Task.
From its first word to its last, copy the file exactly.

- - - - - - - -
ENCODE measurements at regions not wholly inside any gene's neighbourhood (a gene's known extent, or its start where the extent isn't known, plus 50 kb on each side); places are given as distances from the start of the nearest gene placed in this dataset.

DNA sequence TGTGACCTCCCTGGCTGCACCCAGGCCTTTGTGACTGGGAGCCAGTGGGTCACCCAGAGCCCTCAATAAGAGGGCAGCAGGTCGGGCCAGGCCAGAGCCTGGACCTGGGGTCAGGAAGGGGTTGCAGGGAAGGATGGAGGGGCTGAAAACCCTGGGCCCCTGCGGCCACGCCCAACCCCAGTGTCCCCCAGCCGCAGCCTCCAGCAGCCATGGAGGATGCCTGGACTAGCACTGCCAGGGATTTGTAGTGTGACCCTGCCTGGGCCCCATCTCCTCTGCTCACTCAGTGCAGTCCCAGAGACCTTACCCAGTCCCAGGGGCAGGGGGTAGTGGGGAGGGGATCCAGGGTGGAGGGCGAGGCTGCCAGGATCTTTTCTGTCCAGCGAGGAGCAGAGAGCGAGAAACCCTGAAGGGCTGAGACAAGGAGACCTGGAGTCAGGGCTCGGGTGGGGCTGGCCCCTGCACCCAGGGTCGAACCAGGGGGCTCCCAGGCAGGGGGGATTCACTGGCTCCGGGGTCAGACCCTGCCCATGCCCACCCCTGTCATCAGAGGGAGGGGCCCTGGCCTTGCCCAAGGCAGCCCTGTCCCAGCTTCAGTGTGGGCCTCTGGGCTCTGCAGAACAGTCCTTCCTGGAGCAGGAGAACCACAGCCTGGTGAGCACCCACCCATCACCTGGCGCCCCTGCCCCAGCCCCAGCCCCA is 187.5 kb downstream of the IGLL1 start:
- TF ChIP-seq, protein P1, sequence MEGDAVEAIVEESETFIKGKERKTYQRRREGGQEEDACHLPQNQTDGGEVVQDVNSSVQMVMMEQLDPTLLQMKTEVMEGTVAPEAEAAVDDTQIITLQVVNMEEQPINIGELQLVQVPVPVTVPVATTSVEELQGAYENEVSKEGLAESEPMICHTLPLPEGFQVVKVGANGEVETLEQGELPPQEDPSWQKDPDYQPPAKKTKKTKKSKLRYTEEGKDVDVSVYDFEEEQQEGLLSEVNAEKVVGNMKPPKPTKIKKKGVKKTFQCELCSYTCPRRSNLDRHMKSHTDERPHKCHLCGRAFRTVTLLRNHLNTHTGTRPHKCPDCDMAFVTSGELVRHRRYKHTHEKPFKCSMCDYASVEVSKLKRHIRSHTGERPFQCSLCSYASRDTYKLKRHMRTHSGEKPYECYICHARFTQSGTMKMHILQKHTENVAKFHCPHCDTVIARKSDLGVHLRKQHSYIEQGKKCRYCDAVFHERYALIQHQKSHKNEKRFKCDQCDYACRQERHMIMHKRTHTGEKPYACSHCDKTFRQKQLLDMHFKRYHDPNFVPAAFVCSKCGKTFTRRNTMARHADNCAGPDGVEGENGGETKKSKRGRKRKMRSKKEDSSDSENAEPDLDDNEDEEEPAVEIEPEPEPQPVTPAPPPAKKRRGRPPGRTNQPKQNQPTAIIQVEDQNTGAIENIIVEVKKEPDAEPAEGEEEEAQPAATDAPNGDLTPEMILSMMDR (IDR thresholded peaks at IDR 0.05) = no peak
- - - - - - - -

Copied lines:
ENCODE measurements at regions not wholly inside any gene's neighbourhood (a gene's known extent, or its start where the extent isn't known, plus 50 kb on each side); places are given as distances from the start of the nearest gene placed in this dataset.

DNA sequence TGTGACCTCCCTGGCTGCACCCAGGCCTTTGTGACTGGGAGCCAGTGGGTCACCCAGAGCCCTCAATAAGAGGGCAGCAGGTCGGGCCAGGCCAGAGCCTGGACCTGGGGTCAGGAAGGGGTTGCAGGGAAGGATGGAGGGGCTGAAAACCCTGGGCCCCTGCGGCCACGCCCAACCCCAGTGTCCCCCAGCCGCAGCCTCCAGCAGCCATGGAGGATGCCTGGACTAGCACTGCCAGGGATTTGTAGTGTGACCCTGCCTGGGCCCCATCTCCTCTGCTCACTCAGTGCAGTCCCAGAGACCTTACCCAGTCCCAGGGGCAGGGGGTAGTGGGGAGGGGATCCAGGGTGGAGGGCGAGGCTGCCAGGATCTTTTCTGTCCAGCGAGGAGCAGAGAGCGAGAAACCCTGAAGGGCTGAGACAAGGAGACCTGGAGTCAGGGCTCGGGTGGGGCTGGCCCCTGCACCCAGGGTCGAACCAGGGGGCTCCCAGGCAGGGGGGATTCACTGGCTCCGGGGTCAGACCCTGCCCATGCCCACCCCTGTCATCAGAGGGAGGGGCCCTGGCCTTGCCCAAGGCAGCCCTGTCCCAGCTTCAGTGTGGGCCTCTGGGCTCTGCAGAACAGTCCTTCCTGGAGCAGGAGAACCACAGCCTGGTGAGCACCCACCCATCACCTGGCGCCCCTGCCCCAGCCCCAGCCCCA is 187.5 kb downstream of the IGLL1 start:
- TF ChIP-seq, protein P1, sequence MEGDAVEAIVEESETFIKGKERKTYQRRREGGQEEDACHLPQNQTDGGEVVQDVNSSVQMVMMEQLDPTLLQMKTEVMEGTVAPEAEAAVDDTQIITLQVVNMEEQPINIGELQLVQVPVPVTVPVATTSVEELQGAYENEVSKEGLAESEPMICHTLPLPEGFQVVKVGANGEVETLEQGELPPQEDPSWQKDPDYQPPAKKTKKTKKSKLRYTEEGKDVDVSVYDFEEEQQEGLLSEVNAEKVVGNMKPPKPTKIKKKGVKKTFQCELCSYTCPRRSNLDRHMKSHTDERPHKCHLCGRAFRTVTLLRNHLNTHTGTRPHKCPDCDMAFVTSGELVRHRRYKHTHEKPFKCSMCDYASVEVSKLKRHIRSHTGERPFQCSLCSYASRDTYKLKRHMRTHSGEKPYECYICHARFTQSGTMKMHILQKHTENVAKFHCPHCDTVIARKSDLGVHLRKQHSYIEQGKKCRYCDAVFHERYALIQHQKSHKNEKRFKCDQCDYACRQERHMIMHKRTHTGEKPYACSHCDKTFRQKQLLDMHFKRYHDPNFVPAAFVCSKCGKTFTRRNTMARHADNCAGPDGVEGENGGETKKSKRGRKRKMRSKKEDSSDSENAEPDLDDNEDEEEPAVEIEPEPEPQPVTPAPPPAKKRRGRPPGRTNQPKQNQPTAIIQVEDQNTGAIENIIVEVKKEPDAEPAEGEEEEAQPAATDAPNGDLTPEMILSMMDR (IDR thresholded peaks at IDR 0.05) = no peak